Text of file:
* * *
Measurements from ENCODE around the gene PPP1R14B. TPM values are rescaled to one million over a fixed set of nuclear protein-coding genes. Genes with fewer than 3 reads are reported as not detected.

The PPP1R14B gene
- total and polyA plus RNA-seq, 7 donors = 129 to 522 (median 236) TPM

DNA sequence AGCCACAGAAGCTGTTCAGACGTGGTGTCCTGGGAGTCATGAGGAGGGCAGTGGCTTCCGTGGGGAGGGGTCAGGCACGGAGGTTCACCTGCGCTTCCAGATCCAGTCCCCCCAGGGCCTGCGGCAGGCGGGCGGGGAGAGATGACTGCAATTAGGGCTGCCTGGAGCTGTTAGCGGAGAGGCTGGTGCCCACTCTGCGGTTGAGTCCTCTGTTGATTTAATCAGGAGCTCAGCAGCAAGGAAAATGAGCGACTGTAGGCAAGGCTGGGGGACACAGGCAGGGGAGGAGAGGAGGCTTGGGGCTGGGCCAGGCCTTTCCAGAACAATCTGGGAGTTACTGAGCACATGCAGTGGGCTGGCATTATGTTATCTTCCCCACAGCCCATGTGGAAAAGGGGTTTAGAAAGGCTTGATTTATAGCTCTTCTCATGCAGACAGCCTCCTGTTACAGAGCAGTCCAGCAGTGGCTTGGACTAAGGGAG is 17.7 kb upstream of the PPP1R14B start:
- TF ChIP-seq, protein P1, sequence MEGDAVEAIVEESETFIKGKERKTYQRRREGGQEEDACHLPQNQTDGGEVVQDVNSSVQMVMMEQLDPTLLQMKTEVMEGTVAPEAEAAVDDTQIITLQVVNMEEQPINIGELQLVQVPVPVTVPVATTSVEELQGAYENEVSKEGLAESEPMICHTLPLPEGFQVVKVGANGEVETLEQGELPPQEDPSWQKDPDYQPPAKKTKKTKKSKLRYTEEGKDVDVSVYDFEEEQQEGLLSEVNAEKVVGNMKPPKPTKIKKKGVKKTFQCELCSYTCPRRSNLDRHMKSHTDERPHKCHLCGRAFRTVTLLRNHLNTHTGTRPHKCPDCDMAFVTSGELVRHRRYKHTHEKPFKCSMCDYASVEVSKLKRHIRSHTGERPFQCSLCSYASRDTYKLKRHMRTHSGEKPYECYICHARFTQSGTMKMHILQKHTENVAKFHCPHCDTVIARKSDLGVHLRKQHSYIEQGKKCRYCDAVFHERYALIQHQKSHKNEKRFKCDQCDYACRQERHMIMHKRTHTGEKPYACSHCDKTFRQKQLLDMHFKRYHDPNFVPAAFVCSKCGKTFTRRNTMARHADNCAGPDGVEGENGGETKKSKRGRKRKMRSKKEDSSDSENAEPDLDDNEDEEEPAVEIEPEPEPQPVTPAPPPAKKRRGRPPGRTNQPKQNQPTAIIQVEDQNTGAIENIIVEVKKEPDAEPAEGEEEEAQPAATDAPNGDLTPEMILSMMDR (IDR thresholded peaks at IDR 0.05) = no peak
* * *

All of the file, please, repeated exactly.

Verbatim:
Measurements from ENCODE around the gene PPP1R14B. TPM values are rescaled to one million over a fixed set of nuclear protein-coding genes. Genes with fewer than 3 reads are reported as not detected.

The PPP1R14B gene
- total and polyA plus RNA-seq, 7 donors = 129 to 522 (median 236) TPM

DNA sequence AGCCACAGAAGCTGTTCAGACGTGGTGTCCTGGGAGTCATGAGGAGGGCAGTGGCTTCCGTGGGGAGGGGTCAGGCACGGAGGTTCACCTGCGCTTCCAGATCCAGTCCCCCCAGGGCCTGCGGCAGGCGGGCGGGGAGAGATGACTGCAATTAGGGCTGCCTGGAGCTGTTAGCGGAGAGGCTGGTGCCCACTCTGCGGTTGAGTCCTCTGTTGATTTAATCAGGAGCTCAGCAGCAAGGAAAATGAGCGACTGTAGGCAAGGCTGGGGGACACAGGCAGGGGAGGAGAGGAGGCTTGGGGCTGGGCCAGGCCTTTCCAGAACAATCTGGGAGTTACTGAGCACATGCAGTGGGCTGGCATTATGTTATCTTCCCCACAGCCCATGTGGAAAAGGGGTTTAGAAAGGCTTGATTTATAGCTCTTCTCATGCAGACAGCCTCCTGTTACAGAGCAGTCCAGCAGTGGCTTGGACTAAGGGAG is 17.7 kb upstream of the PPP1R14B start:
- TF ChIP-seq, protein P1, sequence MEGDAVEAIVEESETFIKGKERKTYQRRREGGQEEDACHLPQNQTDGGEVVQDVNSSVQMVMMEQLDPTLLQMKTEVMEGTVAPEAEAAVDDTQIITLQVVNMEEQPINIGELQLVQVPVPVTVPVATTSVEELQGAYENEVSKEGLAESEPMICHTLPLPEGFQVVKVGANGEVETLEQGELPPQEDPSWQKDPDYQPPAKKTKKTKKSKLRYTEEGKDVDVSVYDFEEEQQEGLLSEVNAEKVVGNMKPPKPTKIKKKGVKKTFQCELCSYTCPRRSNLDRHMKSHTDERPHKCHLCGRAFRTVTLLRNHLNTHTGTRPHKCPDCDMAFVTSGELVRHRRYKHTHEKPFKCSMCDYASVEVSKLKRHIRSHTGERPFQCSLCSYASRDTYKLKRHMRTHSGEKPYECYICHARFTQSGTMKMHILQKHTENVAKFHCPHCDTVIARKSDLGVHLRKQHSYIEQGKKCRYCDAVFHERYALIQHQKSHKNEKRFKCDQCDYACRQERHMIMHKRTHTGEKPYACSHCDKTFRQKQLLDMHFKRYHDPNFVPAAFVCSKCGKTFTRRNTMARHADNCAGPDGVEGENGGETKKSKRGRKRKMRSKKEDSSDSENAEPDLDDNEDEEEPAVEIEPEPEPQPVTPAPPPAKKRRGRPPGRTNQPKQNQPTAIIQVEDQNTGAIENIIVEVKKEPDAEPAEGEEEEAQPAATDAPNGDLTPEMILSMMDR (IDR thresholded peaks at IDR 0.05) = no peak